When our two kids went off to college, I didn’t transform their bedrooms into a man cave for my husband or the office I always dreamed of. I left like them perfectly intact, with the exception of dirty clothes on the floor, like shrines for when they’d return home for the holidays.
Each time I went upstairs and walked past the startlingly immaculate and silent kid’s rooms I ached a little. Yet, that wasn’t the toughest room for me.
I felt sad about my kitchen.
It was pale yellow and faced a window overlooking tall grass and a laughing Buddha. Flooded with light, it was the center of our universe. It was where we ate and baked, colored and painted, and where I experimented and burned most of our dinners.
Now, my sweet baking partner and favorite cookie batter tester were thousands of miles away, eating in their dorm cafeterias or a nearly Chipotle. For me, having dinner at home stopped being a source of joy.
Since our evenings were no longer scheduled around having dinner with the kids and helping with homework, we were free to go out. My husband was thrilled to finally have a good meal. So we ate out almost every night. The noise and bustle comforted me. Take-away menus that my kids helped me cultivate over the years (out of necessity) became a reliable back-up.
Even breakfast was hard, with just the two of us, at our big rectangular well-worn honey wooden table that sat like an anchor in the middle of the kitchen. Even though we relished being able to read the paper and have a conversation without being interrupted, the lack of chaos and noise was deafening.
Finally being able to enjoy my Raisin Bran and steaming soy latte without jumping up to fetch something for someone should have been a treat. Yet for twenty years I shared spoonfuls of cereal with my sweet babies. I missed their smiles, sleepy faces, yawns and morning kisses starting my day. Even their endless requests for juice refills or more maple syrup were deeply missed.
Our kitchen has seen it all. When we first moved into our home, our little clan spread around the table, one baby at a time, with high chairs, sippy-cups, and teeny-tiny bits of soft chicken. I served warm bagel bites and grilled cheese sandwiches without crusts cut into triangles, sliced strawberries, little cartons of chocolate milk. As they got older they developed new favorites: lamp chops, carrots and roasted potatoes.
Our happy kitchen was where we hosted Batman, Barney the Dinosaur, Barbie and Powerpuff Girls birthday parties. Our poor table, practically destroyed by glitter and glue and Star Wars action hero battles and sugary butter cream frosting. Twenty years worth of living and loving shown in every scratch and groove on it’s wood finish.
Soon it became their favorite place to play, complete their homework, and eventually tackle SAT prep while I toiled with some otherworldly concoction at the stove.
The highlight of my day was when their father came home from work in time for dinner. The four of us gathered together at our table, our circle complete.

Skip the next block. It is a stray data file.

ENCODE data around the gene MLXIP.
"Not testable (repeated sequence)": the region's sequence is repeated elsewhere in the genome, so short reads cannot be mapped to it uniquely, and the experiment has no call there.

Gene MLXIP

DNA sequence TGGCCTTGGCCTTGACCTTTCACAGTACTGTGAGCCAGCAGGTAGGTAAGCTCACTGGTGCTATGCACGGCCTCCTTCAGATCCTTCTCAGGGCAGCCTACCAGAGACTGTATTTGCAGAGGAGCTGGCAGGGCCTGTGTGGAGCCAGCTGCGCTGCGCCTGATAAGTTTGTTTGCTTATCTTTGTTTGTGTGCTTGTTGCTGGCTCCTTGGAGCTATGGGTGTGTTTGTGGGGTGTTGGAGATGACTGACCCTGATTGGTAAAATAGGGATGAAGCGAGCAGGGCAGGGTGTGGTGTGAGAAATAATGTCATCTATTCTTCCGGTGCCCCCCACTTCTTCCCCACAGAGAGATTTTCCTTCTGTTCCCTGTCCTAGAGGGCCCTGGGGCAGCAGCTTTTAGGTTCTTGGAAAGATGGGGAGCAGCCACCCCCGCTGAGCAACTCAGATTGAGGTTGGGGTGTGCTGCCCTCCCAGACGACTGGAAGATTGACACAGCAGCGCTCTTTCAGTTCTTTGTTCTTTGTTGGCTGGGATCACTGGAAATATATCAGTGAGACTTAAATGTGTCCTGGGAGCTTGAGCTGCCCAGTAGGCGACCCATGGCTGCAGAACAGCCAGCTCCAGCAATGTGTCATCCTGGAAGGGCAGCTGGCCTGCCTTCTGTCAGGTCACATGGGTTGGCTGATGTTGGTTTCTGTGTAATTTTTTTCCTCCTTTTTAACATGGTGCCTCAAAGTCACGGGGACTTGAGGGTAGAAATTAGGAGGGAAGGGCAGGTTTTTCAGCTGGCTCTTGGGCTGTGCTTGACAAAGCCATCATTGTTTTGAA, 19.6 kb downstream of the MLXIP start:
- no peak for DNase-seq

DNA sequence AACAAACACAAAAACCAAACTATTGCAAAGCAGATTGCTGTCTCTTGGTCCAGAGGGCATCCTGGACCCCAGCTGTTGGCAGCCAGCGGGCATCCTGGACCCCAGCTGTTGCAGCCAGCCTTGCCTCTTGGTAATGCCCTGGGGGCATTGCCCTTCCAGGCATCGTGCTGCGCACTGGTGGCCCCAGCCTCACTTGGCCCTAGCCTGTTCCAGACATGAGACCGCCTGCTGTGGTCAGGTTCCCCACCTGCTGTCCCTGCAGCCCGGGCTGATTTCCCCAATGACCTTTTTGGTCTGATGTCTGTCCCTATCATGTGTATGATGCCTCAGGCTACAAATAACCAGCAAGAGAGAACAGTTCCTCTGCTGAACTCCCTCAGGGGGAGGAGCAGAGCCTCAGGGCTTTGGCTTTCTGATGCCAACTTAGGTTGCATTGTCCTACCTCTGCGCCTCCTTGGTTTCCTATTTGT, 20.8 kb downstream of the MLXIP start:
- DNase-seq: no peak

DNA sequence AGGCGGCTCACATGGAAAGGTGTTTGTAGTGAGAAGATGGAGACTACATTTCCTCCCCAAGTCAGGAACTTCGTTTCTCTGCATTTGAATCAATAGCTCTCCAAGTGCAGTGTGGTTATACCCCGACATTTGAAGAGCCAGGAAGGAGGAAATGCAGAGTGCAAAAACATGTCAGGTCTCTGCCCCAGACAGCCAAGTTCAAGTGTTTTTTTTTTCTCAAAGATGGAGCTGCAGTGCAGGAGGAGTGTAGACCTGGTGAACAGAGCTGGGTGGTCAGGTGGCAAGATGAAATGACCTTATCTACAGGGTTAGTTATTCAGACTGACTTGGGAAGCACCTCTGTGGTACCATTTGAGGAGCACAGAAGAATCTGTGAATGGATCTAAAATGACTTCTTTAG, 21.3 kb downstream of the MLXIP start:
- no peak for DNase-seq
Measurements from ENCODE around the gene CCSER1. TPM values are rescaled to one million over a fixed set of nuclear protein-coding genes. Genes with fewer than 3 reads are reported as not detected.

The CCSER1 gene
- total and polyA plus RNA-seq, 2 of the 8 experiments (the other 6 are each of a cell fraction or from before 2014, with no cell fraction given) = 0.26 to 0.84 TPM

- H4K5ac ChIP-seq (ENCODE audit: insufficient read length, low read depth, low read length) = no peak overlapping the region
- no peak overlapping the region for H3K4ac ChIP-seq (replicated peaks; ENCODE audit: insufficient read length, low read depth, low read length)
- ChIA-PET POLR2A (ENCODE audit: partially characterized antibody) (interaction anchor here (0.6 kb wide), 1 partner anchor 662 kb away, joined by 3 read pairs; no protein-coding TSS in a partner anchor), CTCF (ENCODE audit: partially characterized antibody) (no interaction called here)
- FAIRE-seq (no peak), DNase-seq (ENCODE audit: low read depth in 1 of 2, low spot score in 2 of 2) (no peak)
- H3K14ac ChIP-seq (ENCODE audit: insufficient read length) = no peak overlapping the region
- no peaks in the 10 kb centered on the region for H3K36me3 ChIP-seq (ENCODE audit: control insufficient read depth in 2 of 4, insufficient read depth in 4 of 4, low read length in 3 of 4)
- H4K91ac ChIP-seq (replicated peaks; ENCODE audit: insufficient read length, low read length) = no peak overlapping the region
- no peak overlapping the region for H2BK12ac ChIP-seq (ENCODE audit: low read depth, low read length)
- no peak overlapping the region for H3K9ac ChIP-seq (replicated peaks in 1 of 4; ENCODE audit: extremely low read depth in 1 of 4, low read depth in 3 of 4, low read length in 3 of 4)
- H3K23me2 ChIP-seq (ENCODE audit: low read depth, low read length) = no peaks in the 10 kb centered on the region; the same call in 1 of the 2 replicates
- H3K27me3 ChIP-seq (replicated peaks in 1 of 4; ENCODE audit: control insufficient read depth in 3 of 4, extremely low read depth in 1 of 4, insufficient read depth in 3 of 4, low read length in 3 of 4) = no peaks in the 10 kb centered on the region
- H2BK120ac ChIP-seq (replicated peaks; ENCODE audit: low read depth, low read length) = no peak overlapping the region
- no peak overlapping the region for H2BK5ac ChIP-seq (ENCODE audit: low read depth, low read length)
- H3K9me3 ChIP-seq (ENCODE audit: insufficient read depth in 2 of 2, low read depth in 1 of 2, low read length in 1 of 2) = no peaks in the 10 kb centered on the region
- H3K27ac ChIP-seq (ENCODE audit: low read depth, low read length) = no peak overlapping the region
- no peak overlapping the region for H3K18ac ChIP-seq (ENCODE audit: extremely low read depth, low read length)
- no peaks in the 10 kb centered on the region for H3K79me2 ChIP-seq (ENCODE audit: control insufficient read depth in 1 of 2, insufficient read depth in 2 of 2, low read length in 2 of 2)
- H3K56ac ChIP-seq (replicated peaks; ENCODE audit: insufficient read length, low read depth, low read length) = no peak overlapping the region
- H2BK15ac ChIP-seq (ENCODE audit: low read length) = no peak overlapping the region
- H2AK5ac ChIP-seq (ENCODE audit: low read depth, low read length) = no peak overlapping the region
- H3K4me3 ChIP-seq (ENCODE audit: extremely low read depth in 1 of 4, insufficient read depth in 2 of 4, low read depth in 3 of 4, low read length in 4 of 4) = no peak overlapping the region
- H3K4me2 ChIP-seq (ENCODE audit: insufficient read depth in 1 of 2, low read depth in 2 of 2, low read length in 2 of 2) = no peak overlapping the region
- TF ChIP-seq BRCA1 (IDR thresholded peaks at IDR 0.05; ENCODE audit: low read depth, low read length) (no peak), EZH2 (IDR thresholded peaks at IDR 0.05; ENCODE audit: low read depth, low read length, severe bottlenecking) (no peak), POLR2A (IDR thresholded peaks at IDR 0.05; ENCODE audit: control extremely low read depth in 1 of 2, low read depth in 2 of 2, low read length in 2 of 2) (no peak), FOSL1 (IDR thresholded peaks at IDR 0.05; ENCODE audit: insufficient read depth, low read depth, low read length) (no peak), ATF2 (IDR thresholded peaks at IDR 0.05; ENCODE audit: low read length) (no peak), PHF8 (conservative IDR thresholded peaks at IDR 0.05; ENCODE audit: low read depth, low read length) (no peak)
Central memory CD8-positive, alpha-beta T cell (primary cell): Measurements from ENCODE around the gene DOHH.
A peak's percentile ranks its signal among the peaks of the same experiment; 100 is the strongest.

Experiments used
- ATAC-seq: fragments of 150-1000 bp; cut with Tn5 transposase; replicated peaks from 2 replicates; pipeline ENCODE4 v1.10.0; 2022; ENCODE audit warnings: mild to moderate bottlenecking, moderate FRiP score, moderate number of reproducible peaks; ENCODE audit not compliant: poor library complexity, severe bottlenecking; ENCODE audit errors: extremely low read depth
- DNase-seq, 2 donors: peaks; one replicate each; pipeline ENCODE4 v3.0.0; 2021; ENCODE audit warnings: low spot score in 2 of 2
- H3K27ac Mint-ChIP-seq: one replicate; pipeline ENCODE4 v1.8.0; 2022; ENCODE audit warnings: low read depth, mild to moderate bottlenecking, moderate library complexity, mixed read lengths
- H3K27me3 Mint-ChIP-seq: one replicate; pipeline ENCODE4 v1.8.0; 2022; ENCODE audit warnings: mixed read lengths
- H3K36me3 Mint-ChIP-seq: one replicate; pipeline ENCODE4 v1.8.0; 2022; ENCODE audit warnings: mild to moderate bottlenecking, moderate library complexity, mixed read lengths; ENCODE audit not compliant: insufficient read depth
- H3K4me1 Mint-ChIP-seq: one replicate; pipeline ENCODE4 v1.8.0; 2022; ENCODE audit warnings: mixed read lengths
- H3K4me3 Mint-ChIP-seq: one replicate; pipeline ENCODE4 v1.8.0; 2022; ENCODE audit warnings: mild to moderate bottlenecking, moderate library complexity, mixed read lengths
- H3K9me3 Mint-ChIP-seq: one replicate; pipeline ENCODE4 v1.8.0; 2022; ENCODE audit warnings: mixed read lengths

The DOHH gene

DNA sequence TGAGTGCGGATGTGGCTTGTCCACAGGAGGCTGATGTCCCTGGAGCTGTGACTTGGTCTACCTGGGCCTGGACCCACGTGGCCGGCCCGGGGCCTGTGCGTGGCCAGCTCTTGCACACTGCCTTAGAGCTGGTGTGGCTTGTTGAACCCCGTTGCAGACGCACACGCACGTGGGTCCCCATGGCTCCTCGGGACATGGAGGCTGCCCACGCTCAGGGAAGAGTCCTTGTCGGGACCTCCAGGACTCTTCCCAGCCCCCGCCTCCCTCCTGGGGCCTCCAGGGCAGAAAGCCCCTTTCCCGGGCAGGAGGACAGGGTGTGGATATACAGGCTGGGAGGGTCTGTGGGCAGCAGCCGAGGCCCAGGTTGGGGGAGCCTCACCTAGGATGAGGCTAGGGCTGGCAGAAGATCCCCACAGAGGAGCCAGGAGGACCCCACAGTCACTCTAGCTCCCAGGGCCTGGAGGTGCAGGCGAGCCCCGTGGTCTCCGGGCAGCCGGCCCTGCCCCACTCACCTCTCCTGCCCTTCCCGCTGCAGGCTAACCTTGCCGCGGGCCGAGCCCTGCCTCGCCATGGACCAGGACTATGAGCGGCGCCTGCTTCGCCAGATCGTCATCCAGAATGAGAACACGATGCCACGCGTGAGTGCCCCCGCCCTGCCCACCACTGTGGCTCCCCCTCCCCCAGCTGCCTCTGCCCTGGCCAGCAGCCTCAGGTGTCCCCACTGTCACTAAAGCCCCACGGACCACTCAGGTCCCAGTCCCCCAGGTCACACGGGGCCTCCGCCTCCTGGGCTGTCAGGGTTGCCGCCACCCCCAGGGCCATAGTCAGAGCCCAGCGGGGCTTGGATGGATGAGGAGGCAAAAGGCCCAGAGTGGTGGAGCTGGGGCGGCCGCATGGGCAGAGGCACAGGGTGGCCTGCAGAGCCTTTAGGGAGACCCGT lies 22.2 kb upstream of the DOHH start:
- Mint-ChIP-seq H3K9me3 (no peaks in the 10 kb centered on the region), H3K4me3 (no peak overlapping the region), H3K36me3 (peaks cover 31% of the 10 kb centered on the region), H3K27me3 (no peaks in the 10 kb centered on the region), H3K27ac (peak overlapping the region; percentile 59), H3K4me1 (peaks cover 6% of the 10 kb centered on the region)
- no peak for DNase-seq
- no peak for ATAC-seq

I remembered the laughter and silly talk, even the tantrums. Just the two of us felt empty. Nights were the worst. I was reminded that my children would never live at home again, and it stirred something inside me.
Growing up, my childhood table of 5 went to 4 when my father was diagnosed with Stage 4 Pancreatic cancer and given only weeks to live. What little he ate was taken in bed. Then it was just my mom, my older brother, sister, and me, family dinners at our white Formica table turned silent. The only noise was the clang of forks touching our plates or an occasional “Please pass the potatoes” or “Dad slept a lot today.” There was little to say as our father lay dying.
While my kids going off to college was different than death, thank God, I couldn’t help but feel an absence as sudden and shocking as when cancer stole my father from us too quickly. My kids were just a little older than I was then. And even though more than thirty years had passed, the loss was fresh again.
Counting off the days until holiday break, I ran to the grocery store where I loaded up on red grapes, blueberries, licorice and Cinnamon Toast Crunch. Filling their bedrooms with clean towels, fluffing their pillows, and placing mail addressed to them on their desks. I did everything but place a chocolate mint on their pillows. Basically, rolling out the red carpet.
When my son surprised me a few days early and walked though our front door with suitcase in tow, I bear hugged him and cried tears of joy. Going into full mommy mode, I asked, “Are you hungry?” Then I led him to the kitchen where we belonged.
Linda Wolff lives in Los Angeles and is the proud mama of two grown kids. She writes at Carpool Goddess, where she proves that midlife, motherhood, and the empty nest aren’t so scary. Her work has appeared on the The Washington Post, Huffington Post, Good Housekeeping, Cosmopolitan, Scary Mommy, and more. Follow along on Facebook, Instagram and Twitter.